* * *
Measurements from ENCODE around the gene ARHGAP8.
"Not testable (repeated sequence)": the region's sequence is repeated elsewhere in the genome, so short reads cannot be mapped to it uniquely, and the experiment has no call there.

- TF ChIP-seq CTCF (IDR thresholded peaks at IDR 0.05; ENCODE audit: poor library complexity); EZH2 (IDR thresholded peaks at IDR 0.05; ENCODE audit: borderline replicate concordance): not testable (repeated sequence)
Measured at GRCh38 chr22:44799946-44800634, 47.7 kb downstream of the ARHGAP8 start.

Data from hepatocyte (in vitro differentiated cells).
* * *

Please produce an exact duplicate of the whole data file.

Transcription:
Measurements from ENCODE around the gene ARHGAP8.
"Not testable (repeated sequence)": the region's sequence is repeated elsewhere in the genome, so short reads cannot be mapped to it uniquely, and the experiment has no call there.

- TF ChIP-seq CTCF (IDR thresholded peaks at IDR 0.05; ENCODE audit: poor library complexity); EZH2 (IDR thresholded peaks at IDR 0.05; ENCODE audit: borderline replicate concordance): not testable (repeated sequence)
Measured at GRCh38 chr22:44799946-44800634, 47.7 kb downstream of the ARHGAP8 start.

Data from hepatocyte (in vitro differentiated cells).